Decaf dilemma

Just say "no" to corporate idiocy!

I drink a lot of coffee. I like coffee. I’ve tried giving it up. But that usually lasts from about 9p.m. to 6:30a.m. the following morning. Then I decide that it’s just not worth the head-ache (literally).

But it gives me a serious buzz. I’m like wired to the max on two shots of espresso. By the time I hit three, I’m shaking so badly I can’t tie my shoes, clasp my necklace or type anything that even remotely resembles meaningful communiqué.

Since I’ve been doing a show, I’ve been working late nights. So a hit or two of java mid afternoon doesn’t do anything to disturb my all too erratic sleeping patterns. But as things are winding down, I decided to cut out the afternoon caffeine infusions and stick to decaf after 3p.m.

Around 4:00 yesterday afternoon I strode into Starbucks and ordered an ordinary cup of decaffeinated coffee.

“Sorry,” said the insincere barrista, “But we don’t brew decaf coffee after 3p.m.”

“What?” I said, sure that I had fallen asleep for a nanosecond and dreamt the previous statement.

“I said,” continued the arrogant employee in a tone that suggested I was either partially deaf or suffering from some advanced form of mental derangement, “We don’t brew decaf after 3. You can order a decaf latte or espresso if you want.”

I quickly did the calculations in my head. A fru fru coffee drink would cost me upwards of three dollars, while a plain cup of joe would’ve run about a buck and a half. But it wasn’t the money that irked me so much. I really didn’t want an expensive, milk-frothed masterpiece. I wanted a simple, ordinary cup of decaf, like my grandmother would’ve enjoyed along with her late afternoon mandelbread snack.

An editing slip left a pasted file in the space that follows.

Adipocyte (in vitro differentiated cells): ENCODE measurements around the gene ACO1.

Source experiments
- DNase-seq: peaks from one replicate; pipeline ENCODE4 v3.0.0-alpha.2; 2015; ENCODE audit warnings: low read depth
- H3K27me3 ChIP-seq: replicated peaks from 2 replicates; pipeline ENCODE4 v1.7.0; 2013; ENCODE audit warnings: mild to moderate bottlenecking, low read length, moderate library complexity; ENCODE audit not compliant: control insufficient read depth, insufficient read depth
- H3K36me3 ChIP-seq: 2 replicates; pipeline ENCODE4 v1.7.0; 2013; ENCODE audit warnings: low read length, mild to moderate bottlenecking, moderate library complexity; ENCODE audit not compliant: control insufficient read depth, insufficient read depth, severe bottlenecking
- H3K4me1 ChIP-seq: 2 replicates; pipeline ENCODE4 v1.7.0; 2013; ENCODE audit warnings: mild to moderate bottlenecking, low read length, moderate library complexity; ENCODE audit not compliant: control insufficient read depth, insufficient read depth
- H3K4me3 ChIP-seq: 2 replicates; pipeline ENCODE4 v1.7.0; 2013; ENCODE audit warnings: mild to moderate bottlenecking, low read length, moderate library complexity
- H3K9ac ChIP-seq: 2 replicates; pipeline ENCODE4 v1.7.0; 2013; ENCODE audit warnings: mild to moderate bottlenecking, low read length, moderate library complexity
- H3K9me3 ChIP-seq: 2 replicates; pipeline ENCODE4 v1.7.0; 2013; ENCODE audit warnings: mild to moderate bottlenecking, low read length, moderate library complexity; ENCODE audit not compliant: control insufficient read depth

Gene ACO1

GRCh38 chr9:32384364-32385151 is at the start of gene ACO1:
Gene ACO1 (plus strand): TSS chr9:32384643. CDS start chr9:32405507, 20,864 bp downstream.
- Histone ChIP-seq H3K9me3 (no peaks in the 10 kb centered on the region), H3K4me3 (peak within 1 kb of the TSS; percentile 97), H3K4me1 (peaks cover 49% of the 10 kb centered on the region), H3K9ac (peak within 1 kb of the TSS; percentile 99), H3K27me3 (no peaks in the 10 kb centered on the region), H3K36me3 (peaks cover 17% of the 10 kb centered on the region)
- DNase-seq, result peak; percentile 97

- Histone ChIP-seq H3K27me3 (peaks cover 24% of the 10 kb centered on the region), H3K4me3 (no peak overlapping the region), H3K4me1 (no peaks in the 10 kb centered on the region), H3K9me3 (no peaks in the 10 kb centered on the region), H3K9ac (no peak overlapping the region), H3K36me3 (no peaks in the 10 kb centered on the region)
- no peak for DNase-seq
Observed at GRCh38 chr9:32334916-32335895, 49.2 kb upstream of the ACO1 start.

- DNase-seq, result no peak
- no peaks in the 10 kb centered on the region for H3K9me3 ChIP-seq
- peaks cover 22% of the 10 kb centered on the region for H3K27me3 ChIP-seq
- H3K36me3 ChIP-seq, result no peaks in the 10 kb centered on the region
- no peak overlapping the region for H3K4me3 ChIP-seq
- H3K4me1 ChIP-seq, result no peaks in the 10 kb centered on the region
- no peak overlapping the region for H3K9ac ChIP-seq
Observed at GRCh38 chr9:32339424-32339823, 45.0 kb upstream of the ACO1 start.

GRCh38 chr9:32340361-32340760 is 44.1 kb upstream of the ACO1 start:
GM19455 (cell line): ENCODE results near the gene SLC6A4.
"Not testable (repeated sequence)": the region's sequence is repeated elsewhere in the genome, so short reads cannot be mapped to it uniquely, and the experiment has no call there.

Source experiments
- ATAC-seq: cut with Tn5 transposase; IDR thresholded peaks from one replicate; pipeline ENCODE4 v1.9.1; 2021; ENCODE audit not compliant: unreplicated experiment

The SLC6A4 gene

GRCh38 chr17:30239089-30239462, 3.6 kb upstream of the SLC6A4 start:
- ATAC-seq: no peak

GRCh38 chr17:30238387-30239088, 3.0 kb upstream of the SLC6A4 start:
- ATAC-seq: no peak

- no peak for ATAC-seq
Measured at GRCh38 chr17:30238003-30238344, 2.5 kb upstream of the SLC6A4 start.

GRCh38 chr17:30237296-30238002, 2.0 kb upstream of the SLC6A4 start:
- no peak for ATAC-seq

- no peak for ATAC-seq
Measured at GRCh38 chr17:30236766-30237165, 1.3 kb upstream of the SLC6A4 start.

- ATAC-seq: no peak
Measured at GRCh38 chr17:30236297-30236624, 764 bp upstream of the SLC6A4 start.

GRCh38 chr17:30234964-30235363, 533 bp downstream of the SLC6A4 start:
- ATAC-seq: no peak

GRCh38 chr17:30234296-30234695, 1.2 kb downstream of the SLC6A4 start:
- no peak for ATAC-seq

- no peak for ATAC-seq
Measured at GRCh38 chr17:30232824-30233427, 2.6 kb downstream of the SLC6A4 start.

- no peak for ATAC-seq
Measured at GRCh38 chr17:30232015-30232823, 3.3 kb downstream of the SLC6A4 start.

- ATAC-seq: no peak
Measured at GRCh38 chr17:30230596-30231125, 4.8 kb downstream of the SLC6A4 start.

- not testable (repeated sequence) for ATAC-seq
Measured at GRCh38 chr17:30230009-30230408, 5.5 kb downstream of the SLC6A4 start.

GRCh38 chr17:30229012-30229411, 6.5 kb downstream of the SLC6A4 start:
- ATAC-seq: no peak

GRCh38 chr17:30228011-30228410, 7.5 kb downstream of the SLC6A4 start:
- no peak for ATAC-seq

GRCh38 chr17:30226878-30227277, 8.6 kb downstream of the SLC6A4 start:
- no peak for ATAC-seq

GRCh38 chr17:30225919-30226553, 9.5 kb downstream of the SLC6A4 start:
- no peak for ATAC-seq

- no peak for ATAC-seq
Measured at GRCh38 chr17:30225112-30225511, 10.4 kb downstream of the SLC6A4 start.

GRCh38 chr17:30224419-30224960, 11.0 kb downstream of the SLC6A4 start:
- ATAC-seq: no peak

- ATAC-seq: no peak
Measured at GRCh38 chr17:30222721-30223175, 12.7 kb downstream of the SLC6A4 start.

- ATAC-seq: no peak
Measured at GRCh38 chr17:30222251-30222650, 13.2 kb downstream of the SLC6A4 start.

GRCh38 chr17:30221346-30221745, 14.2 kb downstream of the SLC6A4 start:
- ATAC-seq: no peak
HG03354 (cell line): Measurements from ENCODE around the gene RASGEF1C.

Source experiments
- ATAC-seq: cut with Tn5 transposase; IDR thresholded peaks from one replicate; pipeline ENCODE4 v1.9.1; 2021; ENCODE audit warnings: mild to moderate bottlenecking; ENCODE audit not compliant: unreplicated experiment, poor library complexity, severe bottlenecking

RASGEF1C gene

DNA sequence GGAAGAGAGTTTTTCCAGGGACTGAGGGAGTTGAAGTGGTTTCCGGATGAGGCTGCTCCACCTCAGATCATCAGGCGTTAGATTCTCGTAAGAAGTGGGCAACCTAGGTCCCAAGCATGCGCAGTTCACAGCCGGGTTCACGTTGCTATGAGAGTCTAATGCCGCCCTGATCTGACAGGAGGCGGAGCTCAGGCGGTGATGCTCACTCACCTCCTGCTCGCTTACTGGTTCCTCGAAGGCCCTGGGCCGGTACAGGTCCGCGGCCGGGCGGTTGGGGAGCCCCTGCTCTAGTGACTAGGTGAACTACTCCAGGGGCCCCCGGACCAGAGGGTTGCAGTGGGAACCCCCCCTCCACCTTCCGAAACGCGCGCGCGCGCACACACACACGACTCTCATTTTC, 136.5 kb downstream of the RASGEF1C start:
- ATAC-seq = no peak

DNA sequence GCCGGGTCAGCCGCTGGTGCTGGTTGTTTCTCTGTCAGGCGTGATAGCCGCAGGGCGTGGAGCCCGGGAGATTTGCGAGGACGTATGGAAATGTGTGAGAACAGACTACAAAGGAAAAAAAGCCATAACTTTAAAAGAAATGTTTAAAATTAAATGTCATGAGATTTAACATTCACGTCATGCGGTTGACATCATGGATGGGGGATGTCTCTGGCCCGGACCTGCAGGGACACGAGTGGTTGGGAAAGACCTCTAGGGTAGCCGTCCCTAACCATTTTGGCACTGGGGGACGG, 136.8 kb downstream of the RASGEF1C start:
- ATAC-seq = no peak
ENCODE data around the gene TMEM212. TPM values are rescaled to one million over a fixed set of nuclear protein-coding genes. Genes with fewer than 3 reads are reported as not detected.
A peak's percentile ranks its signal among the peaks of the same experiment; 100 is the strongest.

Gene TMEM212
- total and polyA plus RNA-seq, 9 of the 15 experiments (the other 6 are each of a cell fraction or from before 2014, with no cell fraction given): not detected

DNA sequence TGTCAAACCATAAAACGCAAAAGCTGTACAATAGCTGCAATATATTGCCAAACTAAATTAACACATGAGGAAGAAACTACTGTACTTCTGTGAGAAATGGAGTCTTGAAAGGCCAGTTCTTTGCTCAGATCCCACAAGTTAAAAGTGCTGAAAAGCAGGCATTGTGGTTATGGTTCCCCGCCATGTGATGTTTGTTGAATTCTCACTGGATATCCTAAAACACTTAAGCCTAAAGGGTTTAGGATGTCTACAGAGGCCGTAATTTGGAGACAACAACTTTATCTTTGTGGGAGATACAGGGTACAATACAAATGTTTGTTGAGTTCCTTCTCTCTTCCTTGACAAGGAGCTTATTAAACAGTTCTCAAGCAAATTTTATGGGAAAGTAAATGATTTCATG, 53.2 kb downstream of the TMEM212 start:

But beyond my personal irritation, this is one of the most inane corporate policies I’ve ever heard. I mean, when do people most drink decaf? I’m guessing it’s not during morning drive time. Why would you refuse to serve decaffeinated coffee in the late afternoon when anyone with even a hint of common sense would be contemplating a good night’s sleep in less than four hours?

This line of reasoning ranks up there with my other caffeine related fave; the “we don’t serve decaffeinated iced tea here.” “Oh, do you have defaffeinated hot tea,” I’ll often inquire. At that I’ll usually get an affirmative response and a listing of five or so flavors of herbal tea that’s available hot.

OK, I’m no rocket scientist, but isn’t that what ice is for? Make the damn tea, then pour it over a glass of ice and voila, herbal iced tea. That doesn’t seem all that difficult to me.

There seems to be a certain inalienable idiocy surrounding decaffeinated drinks in this country, and one that needs to be addressed.

So here’s the bottom line, if you work in a restaurant and want to get good tips, think outside the box. If someone wants a hot drink served over ice, you can handle that. And if you’re a mega-corporate-coffee conglomerate, add a few pots of decaf to your afternoon repertoire. It’ll make people happy and allow them to sleep so that they can race thru your drive thru the next morning at 7a.m. and order those all too addictive venti, half caf, triple mocha, vanilla lattes that keep the establishment in the black.